As enigmatic as they are charismatic; Dr Richard Smith’s research exposes the private lives of pygmy seahorses. Text & images by Dr Richard Smith
I could never have foreseen what fascinating subjects these diminutive fish would make. Setting out to discover the private lives of pygmy seahorses, I embarked on my doctoral research, studying the biology and conservation of pygmy seahorses, based on what we already knew of the larger seahorses.
Male pregnancy had already been confirmed from dead specimens, but their natural behaviours on the coral reefs of Southeast Asia remained a mystery. Ultimately, my notes after a research dive read more like an E.L. James novel than scientific records, but I was able to uncover many of these mysterious animals’ darkest secrets.
You might not expect pygmy seahorses to have distinct personalities, like characters from a soap opera, but after almost 1,000 research dives watching every last detail of these fish’s lives, I can certain attest to their fascinating and sometimes quirky behaviours.
I have already written about the group of Denise’s pygmy seahorses, Tom, Dick, Harry and Josephine, who shared a gorgonian coral on Wakatobi Dive Resort’s House Reef. These four showed us how a life trapped together on a gorgonian can take unexpected turns. Josephine shared her amorous attentions with both Tom and Dick whilst poor Harry bided his time for his chance to carry little pygmies of his own. This little “ménage à quatre” sparked plenty of rivalry between the males, but ultimately Tom and Dick shared parental duties in the group.
THE “ROYAL” THREESOME
In hindsight it seems most distasteful, but my research dictated that I next turn my attentions to a female-biased ménage à trois. I had already seen that under the circumstances of a male biased sex ratio, the female (in this case, Josephine) was able to produce clutches of eggs just days apart in order to impregnate two males (Tom and Dick). Subsequently, I was intrigued to find out whether a single male would accept eggs from two females. Luckily, at Wakatobi there is no shortage of pygmies and I soon found a perfect group: Charles, Diana and Camilla.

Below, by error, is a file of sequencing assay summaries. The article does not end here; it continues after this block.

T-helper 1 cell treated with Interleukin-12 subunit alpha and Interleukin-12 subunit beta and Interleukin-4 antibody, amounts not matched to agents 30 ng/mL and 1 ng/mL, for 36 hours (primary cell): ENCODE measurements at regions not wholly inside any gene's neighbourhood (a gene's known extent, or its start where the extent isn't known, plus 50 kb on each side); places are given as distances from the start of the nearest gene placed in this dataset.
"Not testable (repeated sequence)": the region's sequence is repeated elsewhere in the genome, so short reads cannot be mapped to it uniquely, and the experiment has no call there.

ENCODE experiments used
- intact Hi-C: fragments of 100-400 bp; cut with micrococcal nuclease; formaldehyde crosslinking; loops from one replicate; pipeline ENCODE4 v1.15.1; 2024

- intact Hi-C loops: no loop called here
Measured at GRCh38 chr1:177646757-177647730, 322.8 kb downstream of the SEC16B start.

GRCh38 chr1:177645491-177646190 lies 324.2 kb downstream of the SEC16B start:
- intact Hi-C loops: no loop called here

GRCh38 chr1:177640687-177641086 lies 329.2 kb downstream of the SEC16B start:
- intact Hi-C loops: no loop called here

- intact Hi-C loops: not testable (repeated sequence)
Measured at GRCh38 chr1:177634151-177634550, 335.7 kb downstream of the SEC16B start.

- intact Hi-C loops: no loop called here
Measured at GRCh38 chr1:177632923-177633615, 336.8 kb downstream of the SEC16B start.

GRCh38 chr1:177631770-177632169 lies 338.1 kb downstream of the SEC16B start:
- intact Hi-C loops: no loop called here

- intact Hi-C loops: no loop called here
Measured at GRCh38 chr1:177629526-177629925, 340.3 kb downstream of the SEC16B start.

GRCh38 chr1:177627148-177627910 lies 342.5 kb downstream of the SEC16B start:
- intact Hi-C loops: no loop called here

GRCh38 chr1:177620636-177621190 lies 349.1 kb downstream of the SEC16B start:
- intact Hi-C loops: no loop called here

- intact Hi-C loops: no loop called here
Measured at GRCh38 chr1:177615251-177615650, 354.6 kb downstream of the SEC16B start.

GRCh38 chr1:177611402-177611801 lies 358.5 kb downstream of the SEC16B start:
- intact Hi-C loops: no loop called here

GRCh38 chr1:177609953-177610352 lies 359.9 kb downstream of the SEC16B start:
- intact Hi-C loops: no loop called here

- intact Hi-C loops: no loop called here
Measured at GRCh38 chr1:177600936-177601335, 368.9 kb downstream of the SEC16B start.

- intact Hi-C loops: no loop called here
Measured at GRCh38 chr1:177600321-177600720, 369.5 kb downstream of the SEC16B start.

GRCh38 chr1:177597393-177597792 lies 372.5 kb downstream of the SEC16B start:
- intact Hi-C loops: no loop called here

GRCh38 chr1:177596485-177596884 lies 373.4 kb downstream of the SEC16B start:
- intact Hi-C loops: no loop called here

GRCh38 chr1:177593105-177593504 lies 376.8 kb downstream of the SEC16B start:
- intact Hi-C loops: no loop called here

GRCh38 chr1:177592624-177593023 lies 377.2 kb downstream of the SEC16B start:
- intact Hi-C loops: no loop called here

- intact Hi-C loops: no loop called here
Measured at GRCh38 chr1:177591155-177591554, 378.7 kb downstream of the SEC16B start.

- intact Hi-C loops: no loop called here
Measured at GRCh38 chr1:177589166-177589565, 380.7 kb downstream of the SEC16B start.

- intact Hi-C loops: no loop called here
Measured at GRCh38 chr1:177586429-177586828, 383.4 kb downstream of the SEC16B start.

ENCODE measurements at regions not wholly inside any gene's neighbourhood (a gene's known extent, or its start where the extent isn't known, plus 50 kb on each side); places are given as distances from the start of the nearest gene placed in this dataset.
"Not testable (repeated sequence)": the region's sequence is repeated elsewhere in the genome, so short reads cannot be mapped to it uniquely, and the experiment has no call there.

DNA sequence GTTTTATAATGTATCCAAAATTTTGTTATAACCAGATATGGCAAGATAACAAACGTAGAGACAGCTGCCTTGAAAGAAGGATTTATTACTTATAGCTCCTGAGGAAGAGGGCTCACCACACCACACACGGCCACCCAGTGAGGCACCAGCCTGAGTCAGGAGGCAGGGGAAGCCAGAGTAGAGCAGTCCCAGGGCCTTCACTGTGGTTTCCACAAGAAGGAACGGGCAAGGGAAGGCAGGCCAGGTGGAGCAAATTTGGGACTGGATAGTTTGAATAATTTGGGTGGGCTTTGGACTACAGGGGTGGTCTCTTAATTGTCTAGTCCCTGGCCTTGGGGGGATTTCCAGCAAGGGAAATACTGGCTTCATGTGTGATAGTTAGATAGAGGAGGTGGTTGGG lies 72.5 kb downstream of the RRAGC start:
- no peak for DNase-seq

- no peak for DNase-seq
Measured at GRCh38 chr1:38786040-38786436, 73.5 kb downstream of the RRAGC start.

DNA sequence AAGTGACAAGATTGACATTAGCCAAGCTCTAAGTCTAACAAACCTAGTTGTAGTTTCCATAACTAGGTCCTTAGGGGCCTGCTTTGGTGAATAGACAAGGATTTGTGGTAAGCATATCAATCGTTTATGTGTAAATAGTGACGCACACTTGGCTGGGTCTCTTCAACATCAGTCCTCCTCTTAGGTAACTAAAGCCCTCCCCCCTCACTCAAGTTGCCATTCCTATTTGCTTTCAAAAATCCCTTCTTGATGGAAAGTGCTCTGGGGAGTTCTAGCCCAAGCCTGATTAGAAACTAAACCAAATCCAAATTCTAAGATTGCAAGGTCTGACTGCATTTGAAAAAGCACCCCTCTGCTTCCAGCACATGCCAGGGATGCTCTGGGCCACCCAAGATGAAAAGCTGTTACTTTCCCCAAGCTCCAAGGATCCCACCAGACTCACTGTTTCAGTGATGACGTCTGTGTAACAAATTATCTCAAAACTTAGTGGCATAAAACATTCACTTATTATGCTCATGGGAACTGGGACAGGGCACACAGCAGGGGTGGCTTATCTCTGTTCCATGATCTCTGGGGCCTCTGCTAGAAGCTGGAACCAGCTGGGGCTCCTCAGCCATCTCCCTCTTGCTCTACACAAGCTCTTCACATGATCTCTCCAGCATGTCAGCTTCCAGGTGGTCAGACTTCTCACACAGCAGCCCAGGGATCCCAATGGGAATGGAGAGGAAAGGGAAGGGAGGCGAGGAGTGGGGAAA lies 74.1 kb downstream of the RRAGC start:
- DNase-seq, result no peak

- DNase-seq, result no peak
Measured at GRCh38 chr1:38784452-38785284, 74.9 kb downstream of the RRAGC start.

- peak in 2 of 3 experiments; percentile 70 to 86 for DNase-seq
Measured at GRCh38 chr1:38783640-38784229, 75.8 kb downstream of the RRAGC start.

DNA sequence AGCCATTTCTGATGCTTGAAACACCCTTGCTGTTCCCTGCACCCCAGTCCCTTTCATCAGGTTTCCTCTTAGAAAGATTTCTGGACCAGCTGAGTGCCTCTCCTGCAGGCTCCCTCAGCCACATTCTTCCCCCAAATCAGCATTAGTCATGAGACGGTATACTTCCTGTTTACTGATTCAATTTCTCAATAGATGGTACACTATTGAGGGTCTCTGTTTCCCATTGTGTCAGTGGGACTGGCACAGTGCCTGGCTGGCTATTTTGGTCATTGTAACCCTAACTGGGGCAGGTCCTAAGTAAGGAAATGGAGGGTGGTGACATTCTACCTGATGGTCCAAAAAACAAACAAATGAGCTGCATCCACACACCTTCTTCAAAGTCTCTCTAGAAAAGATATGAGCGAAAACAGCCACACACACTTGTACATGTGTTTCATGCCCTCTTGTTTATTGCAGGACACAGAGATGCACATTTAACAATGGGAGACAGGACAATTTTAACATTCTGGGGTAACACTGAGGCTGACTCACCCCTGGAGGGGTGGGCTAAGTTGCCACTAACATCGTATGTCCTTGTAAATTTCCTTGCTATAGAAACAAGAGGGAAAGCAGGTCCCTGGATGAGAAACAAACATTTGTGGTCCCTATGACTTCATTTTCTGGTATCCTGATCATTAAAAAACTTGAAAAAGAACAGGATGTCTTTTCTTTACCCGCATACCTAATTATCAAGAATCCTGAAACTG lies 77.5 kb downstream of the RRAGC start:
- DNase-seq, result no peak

I spent many hours with the trio, observing and recording their every interaction. I found that Charles and Diana shared a “core area” on one side of the gorgonian. A core area is the term I gave to the area they carried out their social bonding dances, as well as where they mated and slept. They raised several broods together, but all the while Charles was also flirting with Camilla.
Each morning, after dancing with Diana, Charles would leave their core area and swim directly to the other side of gorgonian where Camilla patiently waited in her own core area. Camilla and Charles would carry out the same social bonding dances but they never mated. In the world of pygmy seahorses, it is always best to hedge one’s bets.
Unlike the pugnacious males, the two females eschewed violence and the conflict of the male-biased group wasn’t seen. Tom, Dick and Harry would regularly attempt to strangle each other with their tails, sometimes resulting in three-strong tussles. The females, on the other hand, were indifferent to each other and much more measured in their behaviours.
For the rest of this article and other stories from this issue, see Asian Diver 2016 Issue 2 No 141